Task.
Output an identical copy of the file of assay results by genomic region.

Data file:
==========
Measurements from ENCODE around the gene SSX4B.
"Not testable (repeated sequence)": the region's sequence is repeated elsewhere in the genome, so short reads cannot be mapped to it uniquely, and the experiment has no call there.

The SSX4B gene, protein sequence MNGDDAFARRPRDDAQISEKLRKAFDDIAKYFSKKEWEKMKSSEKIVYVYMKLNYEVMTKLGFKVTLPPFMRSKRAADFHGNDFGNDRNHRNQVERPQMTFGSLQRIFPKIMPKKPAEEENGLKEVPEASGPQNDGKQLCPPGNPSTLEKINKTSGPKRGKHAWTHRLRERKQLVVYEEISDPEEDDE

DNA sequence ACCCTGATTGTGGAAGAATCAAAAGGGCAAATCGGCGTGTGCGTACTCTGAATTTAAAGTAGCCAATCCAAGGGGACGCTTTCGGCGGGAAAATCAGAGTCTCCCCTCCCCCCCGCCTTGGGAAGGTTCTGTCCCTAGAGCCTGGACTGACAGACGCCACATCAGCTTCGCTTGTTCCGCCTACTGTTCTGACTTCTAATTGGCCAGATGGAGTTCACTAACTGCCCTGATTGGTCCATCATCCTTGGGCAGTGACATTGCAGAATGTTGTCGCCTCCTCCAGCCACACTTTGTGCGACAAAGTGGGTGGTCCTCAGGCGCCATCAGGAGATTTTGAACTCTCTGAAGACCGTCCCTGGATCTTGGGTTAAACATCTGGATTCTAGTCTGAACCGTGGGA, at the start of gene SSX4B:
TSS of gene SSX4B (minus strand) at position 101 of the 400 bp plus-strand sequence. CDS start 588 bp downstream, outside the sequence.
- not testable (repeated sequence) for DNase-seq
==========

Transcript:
Measurements from ENCODE around the gene SSX4B.
"Not testable (repeated sequence)": the region's sequence is repeated elsewhere in the genome, so short reads cannot be mapped to it uniquely, and the experiment has no call there.

The SSX4B gene, protein sequence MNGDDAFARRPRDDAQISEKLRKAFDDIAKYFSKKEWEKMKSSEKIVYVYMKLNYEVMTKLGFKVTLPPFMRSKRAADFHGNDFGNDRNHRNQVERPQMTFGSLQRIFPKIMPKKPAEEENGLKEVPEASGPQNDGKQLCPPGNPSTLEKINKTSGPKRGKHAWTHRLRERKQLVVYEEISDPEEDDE

DNA sequence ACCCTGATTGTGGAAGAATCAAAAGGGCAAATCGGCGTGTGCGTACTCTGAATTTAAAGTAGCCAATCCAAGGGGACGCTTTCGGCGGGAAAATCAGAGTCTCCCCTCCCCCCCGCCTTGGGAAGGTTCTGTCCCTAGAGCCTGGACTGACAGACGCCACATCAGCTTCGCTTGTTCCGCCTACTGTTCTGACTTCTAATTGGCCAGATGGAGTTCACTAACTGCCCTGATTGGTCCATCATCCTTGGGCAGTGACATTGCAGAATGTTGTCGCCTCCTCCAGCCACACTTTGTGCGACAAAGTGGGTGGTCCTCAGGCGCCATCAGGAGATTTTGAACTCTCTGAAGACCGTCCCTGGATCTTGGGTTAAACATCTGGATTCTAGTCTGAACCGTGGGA, at the start of gene SSX4B:
TSS of gene SSX4B (minus strand) at position 101 of the 400 bp plus-strand sequence. CDS start 588 bp downstream, outside the sequence.
- not testable (repeated sequence) for DNase-seq